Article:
Because of this mechanical disaster I have decided to start from scratch. Instead of trying to use the J2B board at all cost I will do a new design that integrates everything on one PCB. Well, not everything, I will do a small second PCB for the MIDI connectors so that it can be mounted lower.
The new design will be SMD instead of through-hole and I will probably move to an LPC1347FBD48 because it has twice the flash memory and 4KB of EEPROM. It features the same USB thumb drive method for firmware programming as the LPC1343 on the J2B board.
For the LCD I have found a thinner (and cheaper and slightly smaller) solution in the shape of an I2C LCD (Farnell 2063208) that is only 6.3 mm thick.
I have attached the Eagle files and LPCXpresso project of my first attempt. This should work on a J2B board. If you don't care about the tight spacing of the encoders I suggest you mount them on the J2B board.
On to version 2...
Back from holidays, I have redrawn the PCB and ordered it at Eurocircuits. Actually there are two PCBs now, one small PCB with the MIDI interface on it and a bigger PCB with the rest of the circuit.
The MCU is now an LPC1347 and I added an audio channel hoping that the MCU can cope with it. This would make the synthesizer in a 2-channel PWM audio platform. The single channel LM386 output amplifier has been replaced by a two-channel TDA1308.
Feature creep made me change the way I connected the rotary encoders. They have now RC glitch filters (from the datasheet) that should allow me to simplify and speed up the keyboard scanning algorithm. But, more important, on six of them there are now jumper resistors so that the encoders may be replaced by potentiometers connected to the MCU's AD inputs 0, 1, 3, 5, 6, 7.
The new design files are attached below.
PCB V2 has arrived, see photographs below. At a first glance there do not seem to be many obvious mistakes.
BTW, I renamed the synth to J:B (instead of J2B) where the two dots of the colon (':') represent the 2. But what the heck does J2B stand for??? Ideas, anyone?
Completed the assembly of the PCB V2, see photographs below. I found a few small footprint errors and the silk screen needs some rework to improve its clarity.
Now I need to find some screws to fix the assembly in the enclosure and drill the top cover. That's a tough one for me as I am not a very precise mechanic.
First connection to the PC is promising. The LEDs came on together with the backlight of the LCD and the PC started installing the driver for the MCU. It was slow, but after a disconnect-reconnect a new thumbdrive became visible. This means that I now can start working on the firmware.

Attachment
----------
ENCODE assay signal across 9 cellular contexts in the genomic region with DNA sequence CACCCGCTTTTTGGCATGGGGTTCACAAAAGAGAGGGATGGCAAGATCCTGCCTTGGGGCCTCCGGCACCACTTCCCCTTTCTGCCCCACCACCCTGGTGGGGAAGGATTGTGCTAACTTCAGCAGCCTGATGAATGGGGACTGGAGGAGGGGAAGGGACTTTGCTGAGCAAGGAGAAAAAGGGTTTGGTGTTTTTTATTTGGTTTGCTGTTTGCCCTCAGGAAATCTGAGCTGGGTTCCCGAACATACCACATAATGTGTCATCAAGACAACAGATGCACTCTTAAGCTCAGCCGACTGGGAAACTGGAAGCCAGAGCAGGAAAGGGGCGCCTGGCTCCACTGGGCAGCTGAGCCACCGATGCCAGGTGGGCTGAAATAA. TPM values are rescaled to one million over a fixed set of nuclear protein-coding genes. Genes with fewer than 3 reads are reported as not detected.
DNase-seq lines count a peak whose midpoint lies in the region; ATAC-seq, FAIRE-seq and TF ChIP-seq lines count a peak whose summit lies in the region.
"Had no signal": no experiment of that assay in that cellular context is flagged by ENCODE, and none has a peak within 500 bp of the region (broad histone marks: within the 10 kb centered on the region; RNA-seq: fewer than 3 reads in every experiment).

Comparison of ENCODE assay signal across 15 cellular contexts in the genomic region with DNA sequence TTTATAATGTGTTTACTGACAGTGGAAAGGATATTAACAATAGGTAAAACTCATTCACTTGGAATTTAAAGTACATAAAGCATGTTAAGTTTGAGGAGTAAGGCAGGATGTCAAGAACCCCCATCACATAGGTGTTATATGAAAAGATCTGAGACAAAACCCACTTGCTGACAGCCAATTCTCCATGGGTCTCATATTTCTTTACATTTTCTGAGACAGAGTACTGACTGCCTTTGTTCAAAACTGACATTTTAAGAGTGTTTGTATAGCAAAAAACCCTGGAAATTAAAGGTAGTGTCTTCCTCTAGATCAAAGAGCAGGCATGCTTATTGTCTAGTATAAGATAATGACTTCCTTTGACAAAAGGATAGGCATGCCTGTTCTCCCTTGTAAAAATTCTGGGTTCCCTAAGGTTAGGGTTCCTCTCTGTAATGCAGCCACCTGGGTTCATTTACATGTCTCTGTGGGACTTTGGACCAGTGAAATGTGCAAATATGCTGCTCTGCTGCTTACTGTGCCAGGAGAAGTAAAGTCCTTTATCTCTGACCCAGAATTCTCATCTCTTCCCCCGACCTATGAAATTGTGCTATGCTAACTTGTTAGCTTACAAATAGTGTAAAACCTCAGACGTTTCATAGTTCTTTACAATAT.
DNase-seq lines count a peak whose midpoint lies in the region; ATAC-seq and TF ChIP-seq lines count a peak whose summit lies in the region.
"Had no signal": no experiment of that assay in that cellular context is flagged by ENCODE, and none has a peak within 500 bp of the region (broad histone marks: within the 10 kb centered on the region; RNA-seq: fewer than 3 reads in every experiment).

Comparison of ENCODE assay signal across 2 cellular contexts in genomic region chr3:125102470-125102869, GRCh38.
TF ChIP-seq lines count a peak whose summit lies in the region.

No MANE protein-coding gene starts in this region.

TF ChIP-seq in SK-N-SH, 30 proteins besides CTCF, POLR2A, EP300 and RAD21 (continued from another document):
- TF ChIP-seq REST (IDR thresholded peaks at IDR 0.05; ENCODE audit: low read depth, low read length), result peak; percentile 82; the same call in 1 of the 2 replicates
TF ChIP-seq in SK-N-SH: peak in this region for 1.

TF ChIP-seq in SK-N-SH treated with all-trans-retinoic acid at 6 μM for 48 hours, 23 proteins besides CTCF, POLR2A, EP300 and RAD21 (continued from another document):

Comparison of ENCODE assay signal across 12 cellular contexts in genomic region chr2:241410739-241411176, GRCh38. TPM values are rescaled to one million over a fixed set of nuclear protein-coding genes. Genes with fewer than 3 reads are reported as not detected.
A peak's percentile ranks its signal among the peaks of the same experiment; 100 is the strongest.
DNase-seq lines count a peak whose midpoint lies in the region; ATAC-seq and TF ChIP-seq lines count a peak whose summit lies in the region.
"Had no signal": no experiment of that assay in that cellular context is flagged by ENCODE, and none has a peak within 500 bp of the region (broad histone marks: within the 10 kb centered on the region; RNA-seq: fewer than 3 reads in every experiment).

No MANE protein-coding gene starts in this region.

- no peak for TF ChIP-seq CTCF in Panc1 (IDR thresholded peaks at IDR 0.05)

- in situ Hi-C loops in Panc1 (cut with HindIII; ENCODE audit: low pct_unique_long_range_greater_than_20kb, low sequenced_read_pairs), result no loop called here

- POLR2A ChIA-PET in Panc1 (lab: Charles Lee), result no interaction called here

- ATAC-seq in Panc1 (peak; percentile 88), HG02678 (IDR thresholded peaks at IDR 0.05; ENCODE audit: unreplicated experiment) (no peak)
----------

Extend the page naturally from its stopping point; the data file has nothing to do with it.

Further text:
ToDo: I²C LCD driver, EEPROM storage of parameters, second audio channel (will it be possible?), etc.
Validated the mechanical side of the project (see photos below). I am more than pleasantly surprised by the result of my drilling. If I can pull this off, anyone can.
The pushbutton turned out to be the most difficult as it is a bit higher than the rotary encoders. With the cap it is even higher. The cap has to go under the cover otherwise it will fall off (it has a special rim for that). Luckily the enclosure is 2.5 mm thick there which leaves enough room to drill the hole larger on the inside than on the outside allowing a perfect fit.
I used 3x25 mm screws from Castorama (Diall single thread woodscrew yellow passivated steel, round head, pozidrive, ref 50.34.20) to fix the PCB in the enclosure. As standoffs I cut four nylon screw plugs to 17mm and two to 15mm.
- implement EEPROM patch storage
- create clever LCD characters to clearly show which control does what
Update 12/9/2014: video!
- Tempo (60-255 bpm)
- Pitch (0-255), pressing it will get you 119, which corresponds to a sample rate of 8 kHz.
- Pitch LFO level (0-255), setting this value too high together with the pitch will crash the synthesizer because there is not yet a pitch limiter.
- Pitch LFO speed (0-15)
- Instrument delay (0-7), this is a per instrument value. It adds an echo to the instument, quite a nice effect
- Insturment volume (0-7), this is a per instrument value and allows you to mix your drum kit.
- line 1: instrument name, volume and delay
- line 2: hits for the selected instrument